Doubts and Delusions
By Susie Hii14 Jun 2017
I once heard a psychiatrist say that people who believe in God have a delusion. I felt sorry for him that he does not have faith in God.
Unwittingly, his words planted a seed of doubt in my mind. ‘Is my faith a fixed, false belief, a delusion?’
Later, I heard that the difference between faith and delusion is that people with faith may have doubts but people with delusions have no doubt in what they believe to be true (even though others know it to be false). What a relief! My faith is not a delusion. Even though I cannot prove that my belief in God is true, it is not a fixed belief, I occasionally have doubts! True faith is holding on to my faith even when I have doubts.
How helpful it is to listen to the reading about Thomas’ doubts after Easter, (Jn 20: 24-29), to hear that faithful followers of Christ have doubts too. St Therese of Lisieux had doubts in the days leading to her death.
‘And now all of a sudden, the mists around me have become denser than ever; they sink deep into my soul and wrap it round so that I can’t recover the dear image of my native country any more – everything has disappeared.
I get tired of the darkness all around me… I hear its mocking accents; “It’s all a dream, this talk of a heavenly country, bathed in light, scented with delicious perfumes, and of a God who made it all, who is to be your possession for eternity! You really believe, do you, that the mist which hangs about you will clear later on? All right, all right, go on longing for death! But death will make nonsense of your hopes; it will only mean a night darker than ever, the night of mere non-existence.” (Fr Iain Main, The Impact of God)
Mother Teresa who did so much for the poor went through a prolonged dark night of faith. Sometimes I wonder if that came with the burden of being ‘canonized’ while she was alive. Thomas Green says in Weeds among the Wheat, ‘It always struck me as extremely dangerous to canonize someone while they are still alive… Mother Teresa seemed quite unaware of her overblown press image.’
Last year, John, a very spiritual Catholic man in his mid-80s told me that he does not believe that Jesus is God or the Son of God, causing a mini-earthquake in my mind. I scrambled to read books, Jesus by James Martin and Understanding Jesus by Andy Hamilton, to see what they say, instead of talking to Jesus about it! In my confusion, I did hang onto my mantra, ‘Jesus, Son of God, have mercy on me’. The Jesuits are always talking about friendship with Jesus, talking to Jesus and listening to Jesus. I realised that Jesus is in their name, Jesuits! In my search for God in silent meditation, getting rid of my thoughts and images, even my images of God, I have lost focus on Jesus, the Word made Flesh. Close upon the heels of this, I heard Cyprian Consiglio, Camaldolese monk and Catholic priest, say that the Father is Silence, Jesus is the Word. I heard John Main, Benedictine monk, say that Jesus does not lead us to himself, he does not stop at himself, he leads us to the Father. In the gospel of John, Jesus constantly refers back to the Father.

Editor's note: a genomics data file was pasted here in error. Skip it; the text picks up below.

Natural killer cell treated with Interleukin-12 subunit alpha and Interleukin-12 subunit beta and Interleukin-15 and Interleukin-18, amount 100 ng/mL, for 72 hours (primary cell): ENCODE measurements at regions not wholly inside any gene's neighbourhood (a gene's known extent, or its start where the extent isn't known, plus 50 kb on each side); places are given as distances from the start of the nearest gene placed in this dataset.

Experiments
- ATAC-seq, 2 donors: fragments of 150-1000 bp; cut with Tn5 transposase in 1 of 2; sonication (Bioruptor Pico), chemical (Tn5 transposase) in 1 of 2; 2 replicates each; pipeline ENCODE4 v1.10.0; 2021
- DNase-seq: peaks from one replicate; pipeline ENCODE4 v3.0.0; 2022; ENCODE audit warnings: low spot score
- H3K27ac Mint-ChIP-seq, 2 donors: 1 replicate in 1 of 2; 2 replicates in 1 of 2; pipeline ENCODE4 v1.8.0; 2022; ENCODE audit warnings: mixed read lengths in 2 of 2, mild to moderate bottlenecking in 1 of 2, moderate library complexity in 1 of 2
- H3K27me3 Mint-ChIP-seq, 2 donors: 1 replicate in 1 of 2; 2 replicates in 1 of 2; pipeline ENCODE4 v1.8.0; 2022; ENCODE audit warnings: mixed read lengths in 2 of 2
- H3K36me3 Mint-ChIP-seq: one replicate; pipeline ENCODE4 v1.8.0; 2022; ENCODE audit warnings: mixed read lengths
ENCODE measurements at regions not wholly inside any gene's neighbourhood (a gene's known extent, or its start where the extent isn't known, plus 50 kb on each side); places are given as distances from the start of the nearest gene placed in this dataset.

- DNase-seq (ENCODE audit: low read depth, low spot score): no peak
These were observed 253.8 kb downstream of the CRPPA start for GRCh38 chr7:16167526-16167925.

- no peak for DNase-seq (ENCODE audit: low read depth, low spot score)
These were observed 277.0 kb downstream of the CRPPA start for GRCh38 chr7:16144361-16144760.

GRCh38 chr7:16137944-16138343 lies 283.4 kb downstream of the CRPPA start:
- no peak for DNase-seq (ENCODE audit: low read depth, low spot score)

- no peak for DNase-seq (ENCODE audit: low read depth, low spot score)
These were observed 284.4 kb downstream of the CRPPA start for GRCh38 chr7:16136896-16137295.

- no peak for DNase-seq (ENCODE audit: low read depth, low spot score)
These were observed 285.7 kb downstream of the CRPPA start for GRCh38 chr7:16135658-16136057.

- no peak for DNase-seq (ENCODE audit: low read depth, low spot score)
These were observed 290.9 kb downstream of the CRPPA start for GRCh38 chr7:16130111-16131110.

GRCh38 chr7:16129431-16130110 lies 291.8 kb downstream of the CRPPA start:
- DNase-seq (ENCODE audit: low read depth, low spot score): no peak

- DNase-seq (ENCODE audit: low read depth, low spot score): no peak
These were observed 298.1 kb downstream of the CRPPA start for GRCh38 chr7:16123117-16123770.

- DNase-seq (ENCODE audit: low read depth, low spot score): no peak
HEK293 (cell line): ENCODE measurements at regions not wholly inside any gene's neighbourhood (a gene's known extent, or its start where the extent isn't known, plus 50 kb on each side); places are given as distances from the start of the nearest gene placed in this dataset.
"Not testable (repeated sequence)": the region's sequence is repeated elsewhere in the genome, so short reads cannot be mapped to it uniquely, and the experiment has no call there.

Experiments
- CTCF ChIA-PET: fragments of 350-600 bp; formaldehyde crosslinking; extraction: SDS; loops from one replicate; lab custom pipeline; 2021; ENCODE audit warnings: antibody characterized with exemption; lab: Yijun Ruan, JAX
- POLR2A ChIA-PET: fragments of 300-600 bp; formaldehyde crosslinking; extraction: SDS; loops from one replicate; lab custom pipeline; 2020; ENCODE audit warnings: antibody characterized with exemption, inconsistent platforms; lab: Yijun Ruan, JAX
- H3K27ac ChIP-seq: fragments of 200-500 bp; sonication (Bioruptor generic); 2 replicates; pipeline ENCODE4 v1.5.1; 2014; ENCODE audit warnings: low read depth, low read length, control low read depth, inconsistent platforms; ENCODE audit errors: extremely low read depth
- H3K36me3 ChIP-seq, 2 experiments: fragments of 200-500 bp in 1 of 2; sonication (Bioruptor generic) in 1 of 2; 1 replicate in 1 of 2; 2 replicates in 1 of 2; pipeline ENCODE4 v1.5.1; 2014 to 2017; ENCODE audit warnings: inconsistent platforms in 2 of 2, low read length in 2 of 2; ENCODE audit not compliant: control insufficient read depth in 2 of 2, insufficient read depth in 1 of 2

Thomas said, “Lord, we do not know where you are going, so how can we know the way?
Jesus said: I am the Way, the Truth and the Life. No one can come to the Father except through me. If you know me, you will know my Father too. From this moment, you know him and have seen him.
Philip said, ‘Lord, show us the Father and then we will be satisfied.’
Jesus said to him, ‘Have I been with you all this time, Philip, and you still do not know me?
Anyone who has seen me has seen the Father, so how can you say, “Show us the Father”?
I am in the Father and the Father is in me… (Jn 14: 5-9, 11)
That is why we need the two wings of prayer, Word and Silence, listening to Scripture and listening to God in silence. I am thankful to John for his words causing me to have some doubts, which helped strengthen my faith in Jesus.
‘Faith is the fearless search for truth. So it is not lost when one questions one’s beliefs.’ (Tony de Mello S.J., The Song of the Bird)
‘Doubt is a pain too lonely to know that faith is his twin brother.’ (Khalil Gibran, Lebanese-American artist, poet, and writer) Twin brother may be too strong a word. Doubt is the shadow of faith. Wherever faith is, doubt follows.
‘Someone who believes in a world with God cannot escape the whisper, “Perhaps there is no God.” Someone who believes in a world without God cannot escape the whisper, “perhaps there is a God.” This ruthless ‘perhaps’ is inescapable.’ (Anthony Campbell, S.J., God first loved us)
So who has the delusion, the one who believes in God or the one who believes there is no God?Susie Hii is a writer and author of Happy, Healthy, Holy.